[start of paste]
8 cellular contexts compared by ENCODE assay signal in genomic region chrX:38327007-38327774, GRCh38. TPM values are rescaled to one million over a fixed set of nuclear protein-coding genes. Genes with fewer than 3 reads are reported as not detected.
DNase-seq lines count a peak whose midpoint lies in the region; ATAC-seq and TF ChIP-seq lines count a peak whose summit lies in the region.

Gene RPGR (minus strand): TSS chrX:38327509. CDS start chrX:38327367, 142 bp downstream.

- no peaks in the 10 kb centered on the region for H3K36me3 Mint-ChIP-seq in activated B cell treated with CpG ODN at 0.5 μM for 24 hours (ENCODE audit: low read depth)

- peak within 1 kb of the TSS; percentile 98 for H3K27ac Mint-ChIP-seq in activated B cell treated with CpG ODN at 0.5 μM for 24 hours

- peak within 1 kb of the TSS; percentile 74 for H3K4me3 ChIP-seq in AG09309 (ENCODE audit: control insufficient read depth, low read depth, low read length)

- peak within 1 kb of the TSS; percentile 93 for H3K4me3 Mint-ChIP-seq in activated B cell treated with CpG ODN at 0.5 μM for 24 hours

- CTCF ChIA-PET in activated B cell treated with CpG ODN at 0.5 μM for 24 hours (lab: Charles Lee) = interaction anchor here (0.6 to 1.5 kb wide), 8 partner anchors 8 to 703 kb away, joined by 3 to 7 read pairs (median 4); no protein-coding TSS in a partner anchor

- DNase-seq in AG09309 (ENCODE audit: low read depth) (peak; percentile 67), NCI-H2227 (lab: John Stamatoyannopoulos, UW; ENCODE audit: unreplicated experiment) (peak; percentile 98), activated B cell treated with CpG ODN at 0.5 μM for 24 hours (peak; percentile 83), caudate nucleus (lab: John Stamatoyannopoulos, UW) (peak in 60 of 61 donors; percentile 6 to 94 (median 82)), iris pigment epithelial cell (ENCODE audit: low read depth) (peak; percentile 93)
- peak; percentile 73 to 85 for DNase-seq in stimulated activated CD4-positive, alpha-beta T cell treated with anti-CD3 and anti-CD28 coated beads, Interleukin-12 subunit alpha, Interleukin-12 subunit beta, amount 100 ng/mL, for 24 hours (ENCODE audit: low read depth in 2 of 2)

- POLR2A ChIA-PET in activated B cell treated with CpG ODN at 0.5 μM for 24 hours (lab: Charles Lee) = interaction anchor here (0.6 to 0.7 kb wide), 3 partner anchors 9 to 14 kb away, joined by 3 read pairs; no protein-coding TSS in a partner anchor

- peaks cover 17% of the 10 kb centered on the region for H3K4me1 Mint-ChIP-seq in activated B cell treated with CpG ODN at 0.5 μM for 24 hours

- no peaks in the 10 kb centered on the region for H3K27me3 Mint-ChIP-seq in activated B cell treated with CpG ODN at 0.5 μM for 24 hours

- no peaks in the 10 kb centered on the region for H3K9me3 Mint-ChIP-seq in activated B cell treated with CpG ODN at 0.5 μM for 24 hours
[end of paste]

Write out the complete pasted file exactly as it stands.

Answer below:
8 cellular contexts compared by ENCODE assay signal in genomic region chrX:38327007-38327774, GRCh38. TPM values are rescaled to one million over a fixed set of nuclear protein-coding genes. Genes with fewer than 3 reads are reported as not detected.
DNase-seq lines count a peak whose midpoint lies in the region; ATAC-seq and TF ChIP-seq lines count a peak whose summit lies in the region.

Gene RPGR (minus strand): TSS chrX:38327509. CDS start chrX:38327367, 142 bp downstream.

- no peaks in the 10 kb centered on the region for H3K36me3 Mint-ChIP-seq in activated B cell treated with CpG ODN at 0.5 μM for 24 hours (ENCODE audit: low read depth)

- peak within 1 kb of the TSS; percentile 98 for H3K27ac Mint-ChIP-seq in activated B cell treated with CpG ODN at 0.5 μM for 24 hours

- peak within 1 kb of the TSS; percentile 74 for H3K4me3 ChIP-seq in AG09309 (ENCODE audit: control insufficient read depth, low read depth, low read length)

- peak within 1 kb of the TSS; percentile 93 for H3K4me3 Mint-ChIP-seq in activated B cell treated with CpG ODN at 0.5 μM for 24 hours

- CTCF ChIA-PET in activated B cell treated with CpG ODN at 0.5 μM for 24 hours (lab: Charles Lee) = interaction anchor here (0.6 to 1.5 kb wide), 8 partner anchors 8 to 703 kb away, joined by 3 to 7 read pairs (median 4); no protein-coding TSS in a partner anchor

- DNase-seq in AG09309 (ENCODE audit: low read depth) (peak; percentile 67), NCI-H2227 (lab: John Stamatoyannopoulos, UW; ENCODE audit: unreplicated experiment) (peak; percentile 98), activated B cell treated with CpG ODN at 0.5 μM for 24 hours (peak; percentile 83), caudate nucleus (lab: John Stamatoyannopoulos, UW) (peak in 60 of 61 donors; percentile 6 to 94 (median 82)), iris pigment epithelial cell (ENCODE audit: low read depth) (peak; percentile 93)
- peak; percentile 73 to 85 for DNase-seq in stimulated activated CD4-positive, alpha-beta T cell treated with anti-CD3 and anti-CD28 coated beads, Interleukin-12 subunit alpha, Interleukin-12 subunit beta, amount 100 ng/mL, for 24 hours (ENCODE audit: low read depth in 2 of 2)

- POLR2A ChIA-PET in activated B cell treated with CpG ODN at 0.5 μM for 24 hours (lab: Charles Lee) = interaction anchor here (0.6 to 0.7 kb wide), 3 partner anchors 9 to 14 kb away, joined by 3 read pairs; no protein-coding TSS in a partner anchor

- peaks cover 17% of the 10 kb centered on the region for H3K4me1 Mint-ChIP-seq in activated B cell treated with CpG ODN at 0.5 μM for 24 hours

- no peaks in the 10 kb centered on the region for H3K27me3 Mint-ChIP-seq in activated B cell treated with CpG ODN at 0.5 μM for 24 hours

- no peaks in the 10 kb centered on the region for H3K9me3 Mint-ChIP-seq in activated B cell treated with CpG ODN at 0.5 μM for 24 hours